The court determined that objective standards under the HAA do not include those that require “personal interpretation” or “subjective judgment,” and the court held that these design guidelines failed this test. The guidelines were unclear, the court determined, as to whether a stepback in height was required or, alternatively, if a “transition” in height provided by the project’s large trees and trellises could be sufficient. Further, to the extent the guidelines required a stepback in height, they failed to specify how extensive that stepback must be.

Constitutionality of the HAA

The court next upheld the constitutionality of the HAA against three arguments raised by the City. In its most significant ruling, the court disagreed with the City that the HAA and its amendments infringed on the City’s right to “home rule,” or control of its own municipal affairs as a charter city. Citing legislative findings and the HAA’s express purpose of ameliorating the housing crisis, the court concluded that the HAA “patently addresses a matter of statewide concern”—increasing the state’s housing supply. Further, the court held, the HAA is “narrowly tailored” to avoid unnecessary interference in local governance. While the HAA limits local agencies’ ability to reject new housing based on subjective criteria, the law leaves them free to establish compliant objective policies and development standards to meet local needs.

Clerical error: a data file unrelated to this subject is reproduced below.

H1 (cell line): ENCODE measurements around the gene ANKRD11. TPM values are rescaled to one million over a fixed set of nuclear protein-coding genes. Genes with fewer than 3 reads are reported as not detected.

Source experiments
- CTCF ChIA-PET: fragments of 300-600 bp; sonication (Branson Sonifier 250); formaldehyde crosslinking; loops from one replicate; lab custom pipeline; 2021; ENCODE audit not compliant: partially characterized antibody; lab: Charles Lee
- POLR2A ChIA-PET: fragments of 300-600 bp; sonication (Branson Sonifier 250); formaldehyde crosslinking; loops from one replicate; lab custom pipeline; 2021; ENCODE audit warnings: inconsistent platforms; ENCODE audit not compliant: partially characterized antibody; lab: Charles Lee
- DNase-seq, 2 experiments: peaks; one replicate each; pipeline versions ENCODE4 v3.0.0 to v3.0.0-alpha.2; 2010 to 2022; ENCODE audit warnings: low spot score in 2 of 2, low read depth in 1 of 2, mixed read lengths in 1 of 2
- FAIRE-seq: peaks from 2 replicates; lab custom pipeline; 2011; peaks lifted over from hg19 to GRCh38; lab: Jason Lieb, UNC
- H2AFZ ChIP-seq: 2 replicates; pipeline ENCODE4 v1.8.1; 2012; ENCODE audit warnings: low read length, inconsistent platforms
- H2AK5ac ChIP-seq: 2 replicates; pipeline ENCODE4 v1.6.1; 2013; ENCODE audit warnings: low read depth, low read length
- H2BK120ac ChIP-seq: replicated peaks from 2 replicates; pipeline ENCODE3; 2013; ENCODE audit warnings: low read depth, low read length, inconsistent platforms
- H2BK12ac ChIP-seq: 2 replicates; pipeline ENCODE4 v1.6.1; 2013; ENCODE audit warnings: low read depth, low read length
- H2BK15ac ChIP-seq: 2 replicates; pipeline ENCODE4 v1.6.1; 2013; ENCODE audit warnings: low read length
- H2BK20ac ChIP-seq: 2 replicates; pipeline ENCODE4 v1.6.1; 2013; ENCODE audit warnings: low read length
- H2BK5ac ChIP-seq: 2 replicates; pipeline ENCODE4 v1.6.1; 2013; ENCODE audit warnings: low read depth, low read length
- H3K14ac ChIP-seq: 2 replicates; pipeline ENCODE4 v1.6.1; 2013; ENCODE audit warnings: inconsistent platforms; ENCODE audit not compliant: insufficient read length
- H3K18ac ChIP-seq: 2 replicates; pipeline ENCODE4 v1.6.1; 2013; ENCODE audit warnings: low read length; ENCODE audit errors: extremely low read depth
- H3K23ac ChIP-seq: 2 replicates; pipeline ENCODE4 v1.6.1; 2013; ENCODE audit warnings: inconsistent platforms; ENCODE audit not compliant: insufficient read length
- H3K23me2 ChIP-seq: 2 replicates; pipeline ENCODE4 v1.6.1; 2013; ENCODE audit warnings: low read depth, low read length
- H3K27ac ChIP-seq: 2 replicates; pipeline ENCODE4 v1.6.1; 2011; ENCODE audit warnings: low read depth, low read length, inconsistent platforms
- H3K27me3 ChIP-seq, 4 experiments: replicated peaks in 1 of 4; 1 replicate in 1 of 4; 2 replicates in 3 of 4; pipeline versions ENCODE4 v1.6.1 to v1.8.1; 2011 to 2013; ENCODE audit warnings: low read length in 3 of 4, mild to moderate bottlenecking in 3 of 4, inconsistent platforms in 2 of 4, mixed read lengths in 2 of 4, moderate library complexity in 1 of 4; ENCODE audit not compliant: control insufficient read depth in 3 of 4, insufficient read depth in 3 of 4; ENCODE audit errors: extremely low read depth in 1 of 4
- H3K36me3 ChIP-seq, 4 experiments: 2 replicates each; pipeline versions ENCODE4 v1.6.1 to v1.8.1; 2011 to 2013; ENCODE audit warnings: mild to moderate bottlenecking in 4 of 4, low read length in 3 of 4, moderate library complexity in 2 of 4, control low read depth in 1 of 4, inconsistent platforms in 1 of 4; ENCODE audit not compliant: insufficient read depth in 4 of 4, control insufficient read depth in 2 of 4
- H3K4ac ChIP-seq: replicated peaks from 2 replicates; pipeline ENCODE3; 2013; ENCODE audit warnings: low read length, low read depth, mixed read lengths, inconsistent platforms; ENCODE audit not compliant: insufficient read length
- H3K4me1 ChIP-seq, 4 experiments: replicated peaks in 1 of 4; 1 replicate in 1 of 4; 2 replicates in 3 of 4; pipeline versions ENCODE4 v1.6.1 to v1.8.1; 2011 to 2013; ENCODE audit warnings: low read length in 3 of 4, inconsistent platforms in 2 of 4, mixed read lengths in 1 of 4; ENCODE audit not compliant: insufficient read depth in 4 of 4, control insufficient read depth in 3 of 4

The court also rejected the City’s contentions that subdivision (f)(4) of the HAA unconstitutionally delegates municipal functions and violates the due process rights of neighboring landowners. The court reasoned that the new statutory provision does not cede municipal authority to private persons, nor does it prevent neighbors from having a meaningful opportunity to be heard.

Conclusion

For the second time this year, the Court of Appeal both has rejected a charter city’s interpretation of a key state housing law and has upheld the law’s constitutionality against a “home rule” challenge. The California Renters court echoed the reasoning the court adopted in April when it upheld Senate Bill 35 streamlining against similar challenges. Together, the decisions demonstrate a continued recognition by the courts that all local governments must comply with state housing law.

California Renters Legal Advocacy and Education Fund v. City of San Mateo, Nos. A159320, A159658 (1st Dist. Sept. 10, 2021).

This a good year to check out the 35th Annual National Land Use Institite, hosting by the Jacob D. Fuchsberg Touro Law Center’s Land Use and Sustainable Development Institute. The 4 half-day programs will take place on October 19, 20, 26 and 27. The full conference brochure is linked below. Sponsors include the American Bar Association’s State and Local Government Law Section, the New York State Bar Association’s Local and State Government Law Section, and the New York Planning Federation.